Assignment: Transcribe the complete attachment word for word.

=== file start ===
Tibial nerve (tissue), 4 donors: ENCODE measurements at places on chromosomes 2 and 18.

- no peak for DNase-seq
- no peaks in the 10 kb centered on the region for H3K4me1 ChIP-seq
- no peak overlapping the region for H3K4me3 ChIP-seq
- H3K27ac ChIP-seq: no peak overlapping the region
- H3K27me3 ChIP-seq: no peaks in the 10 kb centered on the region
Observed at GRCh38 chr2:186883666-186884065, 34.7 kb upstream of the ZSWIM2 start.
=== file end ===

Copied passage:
Tibial nerve (tissue), 4 donors: ENCODE measurements at places on chromosomes 2 and 18.

- no peak for DNase-seq
- no peaks in the 10 kb centered on the region for H3K4me1 ChIP-seq
- no peak overlapping the region for H3K4me3 ChIP-seq
- H3K27ac ChIP-seq: no peak overlapping the region
- H3K27me3 ChIP-seq: no peaks in the 10 kb centered on the region
Observed at GRCh38 chr2:186883666-186884065, 34.7 kb upstream of the ZSWIM2 start.